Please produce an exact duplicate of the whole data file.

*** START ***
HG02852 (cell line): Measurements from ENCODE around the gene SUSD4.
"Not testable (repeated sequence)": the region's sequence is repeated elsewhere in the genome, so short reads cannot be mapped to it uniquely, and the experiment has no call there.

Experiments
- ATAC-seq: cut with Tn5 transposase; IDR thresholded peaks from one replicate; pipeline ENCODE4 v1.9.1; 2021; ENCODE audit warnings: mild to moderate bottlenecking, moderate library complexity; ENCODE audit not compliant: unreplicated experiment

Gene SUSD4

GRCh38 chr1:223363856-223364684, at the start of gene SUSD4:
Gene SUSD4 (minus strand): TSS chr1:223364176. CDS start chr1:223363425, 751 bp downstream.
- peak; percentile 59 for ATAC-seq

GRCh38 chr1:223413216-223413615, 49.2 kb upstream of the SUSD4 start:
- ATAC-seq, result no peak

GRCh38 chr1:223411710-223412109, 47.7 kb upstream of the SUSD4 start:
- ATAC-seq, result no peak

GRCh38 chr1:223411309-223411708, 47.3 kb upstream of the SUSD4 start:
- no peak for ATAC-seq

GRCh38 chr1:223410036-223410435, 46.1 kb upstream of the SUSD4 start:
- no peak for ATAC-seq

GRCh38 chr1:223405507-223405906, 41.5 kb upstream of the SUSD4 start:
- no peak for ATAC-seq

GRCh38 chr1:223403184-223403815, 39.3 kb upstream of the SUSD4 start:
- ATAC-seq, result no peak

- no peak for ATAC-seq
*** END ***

HG02852 (cell line): Measurements from ENCODE around the gene SUSD4.
"Not testable (repeated sequence)": the region's sequence is repeated elsewhere in the genome, so short reads cannot be mapped to it uniquely, and the experiment has no call there.

Experiments
- ATAC-seq: cut with Tn5 transposase; IDR thresholded peaks from one replicate; pipeline ENCODE4 v1.9.1; 2021; ENCODE audit warnings: mild to moderate bottlenecking, moderate library complexity; ENCODE audit not compliant: unreplicated experiment

Gene SUSD4

GRCh38 chr1:223363856-223364684, at the start of gene SUSD4:
Gene SUSD4 (minus strand): TSS chr1:223364176. CDS start chr1:223363425, 751 bp downstream.
- peak; percentile 59 for ATAC-seq

GRCh38 chr1:223413216-223413615, 49.2 kb upstream of the SUSD4 start:
- ATAC-seq, result no peak

GRCh38 chr1:223411710-223412109, 47.7 kb upstream of the SUSD4 start:
- ATAC-seq, result no peak

GRCh38 chr1:223411309-223411708, 47.3 kb upstream of the SUSD4 start:
- no peak for ATAC-seq

GRCh38 chr1:223410036-223410435, 46.1 kb upstream of the SUSD4 start:
- no peak for ATAC-seq

GRCh38 chr1:223405507-223405906, 41.5 kb upstream of the SUSD4 start:
- no peak for ATAC-seq

GRCh38 chr1:223403184-223403815, 39.3 kb upstream of the SUSD4 start:
- ATAC-seq, result no peak

- no peak for ATAC-seq